As humans involved in our daily lives, we often take the world for granted. Our days are filled with boring, humdrum activities. A. M. Jenkins creates a new twist on the mundane in his new book REPOSSESSED.

First, meet Shaun, age 17. He is about to take a step in the wrong direction - into the path of an oncoming truck. Next, meet Kiriel, a minor demon in search of a short break from the fires of hell. Put the two together, and you get a whole different view of daily life.

Seconds before the actual truck/teen collision, Kiriel slips into Shaun's body. Kiriel, a demon who prefers to call himself a "fallen angel," sees the perfect opportunity to find that needed break from his dull duties. He wants more out of "life." He wants to feel it and experience it first hand.

Once in Shaun's body, Kiriel is able to experience what he has only previously observed. This is his first actual look at the world through human eyes. Amazing! There's the feel and texture of everything from food, especially ketchup, to clothing against his skin. Fabulous! And that two-and-a-half hours spent in the bathtub make him wonder why humans don't constantly bathe. Kiriel finds himself wondering how humans can live such exciting daily lives and still express the desire for further adventures.

To Kiriel the real world is not all about just the physical experience. As he deals with Shaun's family, a divorced mother and his younger brother, Jason, he learns that love and the emotional side of life can be an unexpected roller coaster ride of its own.

A.M. Jenkins's demon makes us see what is really around us and perhaps makes us more understanding and grateful for how precious life is.

Reviewed by: Sally Kruger, aka "Readingjunky"
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8 of 8 people found the following review helpful By Kim Baccellia, "YA Books Central reviewer" on June 27, 2007
Format: Hardcover
Don't call me a demon. I prefer the term Fallen Angel.

So starts this tale of a fallen angel's experiences in a teen's body. Instead of wanting to create havoc and destruction the author has the fallen angel want to experience all life has to offer. From the joy of baths, the sweetness of Fruit Loops cereal, to the beauty of a girl's eyes and hair. He even tries to warn a bully--one he knows he'll have to deal with in hell--to the shock and amusement of others.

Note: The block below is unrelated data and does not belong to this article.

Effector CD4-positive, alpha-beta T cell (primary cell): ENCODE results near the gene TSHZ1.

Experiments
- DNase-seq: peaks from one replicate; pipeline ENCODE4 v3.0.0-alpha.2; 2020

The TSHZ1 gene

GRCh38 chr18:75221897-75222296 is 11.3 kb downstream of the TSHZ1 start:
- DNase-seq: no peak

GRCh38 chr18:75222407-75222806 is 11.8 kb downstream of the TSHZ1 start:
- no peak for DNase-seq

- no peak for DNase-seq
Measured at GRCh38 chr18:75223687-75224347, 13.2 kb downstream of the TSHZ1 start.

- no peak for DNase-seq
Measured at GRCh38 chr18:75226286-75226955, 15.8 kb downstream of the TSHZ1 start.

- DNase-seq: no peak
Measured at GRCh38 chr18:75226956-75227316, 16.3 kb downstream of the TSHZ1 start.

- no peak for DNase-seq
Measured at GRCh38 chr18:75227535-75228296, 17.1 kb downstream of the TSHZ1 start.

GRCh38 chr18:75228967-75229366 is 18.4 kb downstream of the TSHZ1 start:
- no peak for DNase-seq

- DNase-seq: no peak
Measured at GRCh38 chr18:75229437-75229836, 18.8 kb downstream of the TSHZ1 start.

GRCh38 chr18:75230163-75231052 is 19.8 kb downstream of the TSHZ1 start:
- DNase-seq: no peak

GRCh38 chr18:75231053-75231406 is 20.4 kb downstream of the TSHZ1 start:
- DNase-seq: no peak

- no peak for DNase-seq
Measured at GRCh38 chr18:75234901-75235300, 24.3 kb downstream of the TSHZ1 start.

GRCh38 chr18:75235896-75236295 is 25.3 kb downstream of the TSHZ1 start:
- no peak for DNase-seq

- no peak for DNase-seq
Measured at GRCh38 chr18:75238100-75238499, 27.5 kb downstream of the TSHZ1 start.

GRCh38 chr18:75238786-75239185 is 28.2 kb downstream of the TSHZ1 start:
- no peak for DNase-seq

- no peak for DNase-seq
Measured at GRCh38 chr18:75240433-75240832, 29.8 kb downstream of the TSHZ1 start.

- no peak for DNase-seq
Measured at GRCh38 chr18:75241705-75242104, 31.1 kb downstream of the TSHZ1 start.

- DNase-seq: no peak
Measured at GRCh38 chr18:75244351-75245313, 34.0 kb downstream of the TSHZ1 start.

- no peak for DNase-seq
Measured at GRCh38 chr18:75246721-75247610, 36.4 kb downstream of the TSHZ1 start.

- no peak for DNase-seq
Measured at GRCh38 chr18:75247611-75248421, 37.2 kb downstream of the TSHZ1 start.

I really enjoyed this tale. Fun and a fast paced read, you can't help but hope the fallen angel can stay. Also it makes you want to experience the joy and wonder of things we take for granted in our lives.
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5 of 6 people found the following review helpful By Frazzled on March 6, 2012
Format: Paperback
Repossessed is an excellent book. It explores a lot of the subjects we'd been covering in my Humanities class lately, and I hoped it would be a nice way to finish a unit which included Paradise Lost, Job, Robinson Crusoe, and theodicy in general. Repossessed explores some weighty themes, including rejection, isolation, and faith, without patronizing or preaching. Kiriel's character is easy to identify with, especially for your more instrospective, existential teens. I enjoyed the author's vivid descriptions of Kiriel's first encounters with physical existence. I loved how he explored the world with his mouth, and expressed a desire to go home and look at his feet and other body parts, much like an infant.

However, a caveat: This book is definitely too mature for middle school classrooms and libraries. Kiriel frankly discusses masturbation in the first two chapters. One of three main quests which drives the plot forward is his desire for "sexual intercourse" and his plans for conquest. The author doesn't give explicit details, but the discussion alone is enough to cause squeamishness and confusion in some kids. Repossessed is aimed squarely at the over 14 crowd, and should probably be used as a pleasure read only, rather than teacher assigned.